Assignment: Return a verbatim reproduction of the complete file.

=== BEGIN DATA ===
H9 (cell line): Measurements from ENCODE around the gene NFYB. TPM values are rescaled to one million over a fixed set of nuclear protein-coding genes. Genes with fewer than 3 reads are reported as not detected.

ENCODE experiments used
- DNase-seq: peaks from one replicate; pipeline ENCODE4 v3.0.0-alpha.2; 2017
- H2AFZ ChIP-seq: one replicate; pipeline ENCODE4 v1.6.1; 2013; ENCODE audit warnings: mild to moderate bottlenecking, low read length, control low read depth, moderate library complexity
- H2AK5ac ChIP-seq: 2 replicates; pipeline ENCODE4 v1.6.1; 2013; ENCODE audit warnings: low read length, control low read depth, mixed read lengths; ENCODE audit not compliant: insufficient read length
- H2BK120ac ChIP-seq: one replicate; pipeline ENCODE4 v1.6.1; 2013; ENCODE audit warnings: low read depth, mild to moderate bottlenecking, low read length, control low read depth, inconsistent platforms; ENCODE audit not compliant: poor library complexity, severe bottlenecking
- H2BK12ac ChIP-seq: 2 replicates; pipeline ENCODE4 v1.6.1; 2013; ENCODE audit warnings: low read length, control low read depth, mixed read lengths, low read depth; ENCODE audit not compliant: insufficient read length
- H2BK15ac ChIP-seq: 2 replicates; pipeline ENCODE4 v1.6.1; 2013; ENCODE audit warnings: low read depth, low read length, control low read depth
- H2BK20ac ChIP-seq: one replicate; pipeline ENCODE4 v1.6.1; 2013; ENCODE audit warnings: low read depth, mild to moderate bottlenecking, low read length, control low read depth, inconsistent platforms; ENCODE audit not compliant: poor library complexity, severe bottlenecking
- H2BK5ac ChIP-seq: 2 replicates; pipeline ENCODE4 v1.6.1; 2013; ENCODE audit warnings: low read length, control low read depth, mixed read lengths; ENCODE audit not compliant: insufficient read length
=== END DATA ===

H9 (cell line): Measurements from ENCODE around the gene NFYB. TPM values are rescaled to one million over a fixed set of nuclear protein-coding genes. Genes with fewer than 3 reads are reported as not detected.

ENCODE experiments used
- DNase-seq: peaks from one replicate; pipeline ENCODE4 v3.0.0-alpha.2; 2017
- H2AFZ ChIP-seq: one replicate; pipeline ENCODE4 v1.6.1; 2013; ENCODE audit warnings: mild to moderate bottlenecking, low read length, control low read depth, moderate library complexity
- H2AK5ac ChIP-seq: 2 replicates; pipeline ENCODE4 v1.6.1; 2013; ENCODE audit warnings: low read length, control low read depth, mixed read lengths; ENCODE audit not compliant: insufficient read length
- H2BK120ac ChIP-seq: one replicate; pipeline ENCODE4 v1.6.1; 2013; ENCODE audit warnings: low read depth, mild to moderate bottlenecking, low read length, control low read depth, inconsistent platforms; ENCODE audit not compliant: poor library complexity, severe bottlenecking
- H2BK12ac ChIP-seq: 2 replicates; pipeline ENCODE4 v1.6.1; 2013; ENCODE audit warnings: low read length, control low read depth, mixed read lengths, low read depth; ENCODE audit not compliant: insufficient read length
- H2BK15ac ChIP-seq: 2 replicates; pipeline ENCODE4 v1.6.1; 2013; ENCODE audit warnings: low read depth, low read length, control low read depth
- H2BK20ac ChIP-seq: one replicate; pipeline ENCODE4 v1.6.1; 2013; ENCODE audit warnings: low read depth, mild to moderate bottlenecking, low read length, control low read depth, inconsistent platforms; ENCODE audit not compliant: poor library complexity, severe bottlenecking
- H2BK5ac ChIP-seq: 2 replicates; pipeline ENCODE4 v1.6.1; 2013; ENCODE audit warnings: low read length, control low read depth, mixed read lengths; ENCODE audit not compliant: insufficient read length